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It is said that a picture is worth a thousand words, and similarly many reversers would agree that a graph is worth a thousand lists! 😉

Recently, we added graphing support into IDAPython and now Python scripts can build interactive graphs.
To demonstrate this new addition, we will write a small script that graphs the structured exception handlers of a given process.


Writing the script

The steps needed to write the script:

  1. For each thread in the process:
    1. Retrieve the linear address of FS:[0]
    2. Walk the exception registration record list and save the handler
  2. Build the graph:
    1. Allocate one node for each unique exception handler address
    2. Add edges between the last exception handler and the current exception handler (so to create the chain visually)
  3. Display the graph

Walking the exception registration records

In Win32, a new SEH is installed by filling an EXCEPTION_REGISTRATION_RECORD entry and linking it to the SEH chain (at FS:[0]).


Before walking the exception registration records, we need to get the base address of the FS selector.
Fortunately, each debugger module provides a special callback in its debugger_t structure:

// Get information about the base of a segment register
//   tid        - thread id
//   sreg_value - value of the segment register
//   answer     - pointer to the answer. can't be NULL.
// 1-ok, 0-failed, -1-network error
int (idaapi *thread_get_sreg_base)(
  thid_t tid,
  int sreg_value,
  ea_t *answer);

To use this callback, we will pass the FS selector value:

def GetFsBase(tid):
    return idaapi.dbg_get_thread_sreg_base(tid, cpu.fs)

or in C:

ea_t fs_base;
dbg->thread_get_sreg_base(tid, fs_sel_value, &fs_base);

Now that we have the base, we can compute the linear address of the exception registration record list head by adding the base (fs_base) to the offset (which happens to be zero), thus: fs_base + 0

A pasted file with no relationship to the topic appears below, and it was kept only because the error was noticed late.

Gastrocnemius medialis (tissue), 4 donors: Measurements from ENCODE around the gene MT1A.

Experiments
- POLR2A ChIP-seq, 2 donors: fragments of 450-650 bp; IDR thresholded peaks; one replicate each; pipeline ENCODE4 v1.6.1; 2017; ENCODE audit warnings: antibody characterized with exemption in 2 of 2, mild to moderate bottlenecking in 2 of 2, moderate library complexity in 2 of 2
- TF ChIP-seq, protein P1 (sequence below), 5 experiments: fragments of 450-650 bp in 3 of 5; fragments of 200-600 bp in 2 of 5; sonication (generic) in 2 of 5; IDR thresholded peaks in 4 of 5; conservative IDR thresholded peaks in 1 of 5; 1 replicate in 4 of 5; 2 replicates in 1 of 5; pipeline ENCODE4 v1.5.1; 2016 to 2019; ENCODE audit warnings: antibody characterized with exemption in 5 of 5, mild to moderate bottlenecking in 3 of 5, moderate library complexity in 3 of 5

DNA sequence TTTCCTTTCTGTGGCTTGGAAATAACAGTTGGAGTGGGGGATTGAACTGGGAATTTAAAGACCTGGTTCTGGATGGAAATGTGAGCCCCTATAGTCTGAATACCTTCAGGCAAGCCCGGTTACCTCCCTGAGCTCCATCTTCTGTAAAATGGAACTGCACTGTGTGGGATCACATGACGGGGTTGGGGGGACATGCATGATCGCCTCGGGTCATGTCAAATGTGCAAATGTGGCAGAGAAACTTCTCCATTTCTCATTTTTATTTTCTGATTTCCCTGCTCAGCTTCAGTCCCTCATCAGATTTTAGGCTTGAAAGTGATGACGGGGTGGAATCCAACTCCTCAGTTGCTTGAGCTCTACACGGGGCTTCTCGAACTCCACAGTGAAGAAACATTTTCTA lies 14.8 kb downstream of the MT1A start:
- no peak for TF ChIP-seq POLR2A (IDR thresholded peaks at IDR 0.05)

With this knowledge, we can write a small loop to walk this list and extract the handlers:

def GetExceptionChain(tid):
    fs_base = GetFsBase(tid)
    exc_rr = Dword(fs_base)
    result = []
    while exc_rr != 0xffffffff:
        prev    = Dword(exc_rr)
        handler = Dword(exc_rr + 4)
        exc_rr  = prev
    return result

We do that for each thread:

    # Iterate through all function instructions and take only call instructions
    result = {}
    for tid in idautils.Threads():
        result[tid] = GetExceptionChain(tid)

Building the graph

Building the graph is even simpler and can be done by subclassing the GraphViewer class and implementing the OnRefresh() and OnGetText() events.
Here’s the simplified version of the graph building loop:

def OnRefresh(self):
  self.Clear() # clear previous nodes
  addr_id = {}
  for (tid, chain) in self.result.items():
    # Add the thread node
    id_parent = self.AddNode("Thread %X" % tid)
    # Add each handler
    for handler in chain:
      # Get the node id given the handler address
      # We use an addr -> id dictionary
      # so that similar addresses get similar node id
      if not addr_id.has_key(handler):
        id = self.AddNode( hex(handler) )
        addr_id[handler] = id # add this ID
        id = addr_id[handler]
      # Link handlers to each other
      self.AddEdge(id_parent, id)
      # Now the parent node is this handler
      id_parent = id
  return True

Putting it all together

The script will display the thread nodes and the handlers in different colors. Double clicking on a handler node will jump to it in an IDA-View and double clicking on a thread node will display the exception handlers in the message window. Here are some SEH graphs:

IDA/Graphical version (idag.exe):

Visual Studio 2008 (devenv.exe):

Please download the script from here (you need IDAPython r242 and above).
All comments and suggestions are welcome. You are also encouraged to share screenshots of interesting SEH graphs you run into.